The President has stressed raising tax rates on the rich. There are estimates in the media that he wants an increase in tax rates that would generate about $80 Billion in additional tax revenue. In the first month of the federal government’s fiscal year, the federal government deficit was $120 Billion. So even if the tax revenue forecast is accurate (and it is almost certainly an overestimate), the tax increases favored by the President will not cover even one month of the federal government’s deficit. This illustrates the magnitude of the financial problems that we face as a nation.

The public must realize that, without entitlement reform, the entitlements promised by the federal government will require higher tax payments by all taxpayers if we are to avoid insolvency. It is simply delusional to think that a tax increase on the rich will solve our financial problems. Is the public ready to pay more? Your guess is as good as mine.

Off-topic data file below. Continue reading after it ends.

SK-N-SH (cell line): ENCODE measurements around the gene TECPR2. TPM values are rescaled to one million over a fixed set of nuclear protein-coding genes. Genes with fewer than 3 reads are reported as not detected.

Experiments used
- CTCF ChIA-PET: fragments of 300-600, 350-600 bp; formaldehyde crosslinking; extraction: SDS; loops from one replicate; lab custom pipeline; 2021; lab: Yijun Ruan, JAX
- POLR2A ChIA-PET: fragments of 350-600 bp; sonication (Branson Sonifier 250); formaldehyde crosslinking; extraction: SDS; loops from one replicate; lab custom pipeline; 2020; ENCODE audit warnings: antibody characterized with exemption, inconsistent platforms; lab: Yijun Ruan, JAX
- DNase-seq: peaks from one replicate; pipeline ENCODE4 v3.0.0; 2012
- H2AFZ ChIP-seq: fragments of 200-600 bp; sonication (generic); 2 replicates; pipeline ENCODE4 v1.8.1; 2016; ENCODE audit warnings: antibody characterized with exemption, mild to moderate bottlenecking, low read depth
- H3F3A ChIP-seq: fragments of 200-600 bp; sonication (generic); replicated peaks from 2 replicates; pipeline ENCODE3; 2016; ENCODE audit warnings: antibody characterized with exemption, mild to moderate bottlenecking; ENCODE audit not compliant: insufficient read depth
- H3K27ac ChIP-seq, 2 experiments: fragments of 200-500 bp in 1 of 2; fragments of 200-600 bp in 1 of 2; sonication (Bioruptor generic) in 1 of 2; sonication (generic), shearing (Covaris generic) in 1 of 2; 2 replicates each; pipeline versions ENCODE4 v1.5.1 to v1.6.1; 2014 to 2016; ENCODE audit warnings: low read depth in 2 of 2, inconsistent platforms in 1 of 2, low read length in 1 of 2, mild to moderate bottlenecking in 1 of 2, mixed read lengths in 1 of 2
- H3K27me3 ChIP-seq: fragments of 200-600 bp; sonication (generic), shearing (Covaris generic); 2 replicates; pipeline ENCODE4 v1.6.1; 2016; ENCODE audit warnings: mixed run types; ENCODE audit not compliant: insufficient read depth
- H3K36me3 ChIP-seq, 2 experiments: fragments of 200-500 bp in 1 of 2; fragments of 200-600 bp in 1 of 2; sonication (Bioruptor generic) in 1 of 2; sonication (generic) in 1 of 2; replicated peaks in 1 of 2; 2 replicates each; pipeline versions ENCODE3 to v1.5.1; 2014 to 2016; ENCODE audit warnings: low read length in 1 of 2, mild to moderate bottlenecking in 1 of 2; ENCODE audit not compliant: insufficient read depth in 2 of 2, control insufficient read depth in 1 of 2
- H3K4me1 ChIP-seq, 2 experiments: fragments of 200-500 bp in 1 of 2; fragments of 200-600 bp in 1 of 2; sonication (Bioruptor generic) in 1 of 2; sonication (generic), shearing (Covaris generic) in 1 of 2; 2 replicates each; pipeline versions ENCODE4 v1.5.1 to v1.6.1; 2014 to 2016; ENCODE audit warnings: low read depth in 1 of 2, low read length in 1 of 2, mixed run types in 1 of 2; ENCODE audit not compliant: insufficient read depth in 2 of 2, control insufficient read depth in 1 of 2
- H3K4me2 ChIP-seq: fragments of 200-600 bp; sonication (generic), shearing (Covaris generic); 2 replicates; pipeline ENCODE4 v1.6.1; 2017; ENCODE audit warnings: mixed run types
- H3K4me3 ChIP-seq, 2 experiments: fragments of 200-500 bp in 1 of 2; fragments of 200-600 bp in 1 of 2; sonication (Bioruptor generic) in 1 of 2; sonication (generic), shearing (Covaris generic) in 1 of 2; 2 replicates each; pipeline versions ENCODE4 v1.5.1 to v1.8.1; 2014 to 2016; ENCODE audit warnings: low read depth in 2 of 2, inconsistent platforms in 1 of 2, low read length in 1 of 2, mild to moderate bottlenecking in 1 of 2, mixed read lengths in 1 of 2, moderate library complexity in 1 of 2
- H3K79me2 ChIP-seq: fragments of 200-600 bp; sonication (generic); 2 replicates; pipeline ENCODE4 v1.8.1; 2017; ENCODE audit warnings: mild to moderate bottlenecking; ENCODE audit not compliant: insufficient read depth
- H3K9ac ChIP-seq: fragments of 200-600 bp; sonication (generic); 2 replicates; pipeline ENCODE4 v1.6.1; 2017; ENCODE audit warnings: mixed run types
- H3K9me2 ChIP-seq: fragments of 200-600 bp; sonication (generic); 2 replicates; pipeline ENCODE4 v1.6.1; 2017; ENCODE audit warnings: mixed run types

The Looming U.S. Fiscal Crisis

February 3, 2012 Leave a comment

In a previous post (see Deficit Commission Fantasies), I argued that the Deficit Commission was an exercise in fantasy since their goal for reducing the deficit was much too small to eliminate the impending U.S. fiscal crisis.  Here I will provide some analysis designed to illustrate just how large the government deficit may be in the future without substantial policy changes by the government. To do this requires using a document provided by the Congressional Budget Office (CBO) on their web site (

The CBO is an organization created to advise Congress on various policy issues.  Consistent with its mission, CBO issued a document last summer entitled “CBO’s 2011 Long-Term Budget Outlook.” This document provides the CBO’s best estimates of what will happen to the government’s deficit and stock of government debt under two scenarios.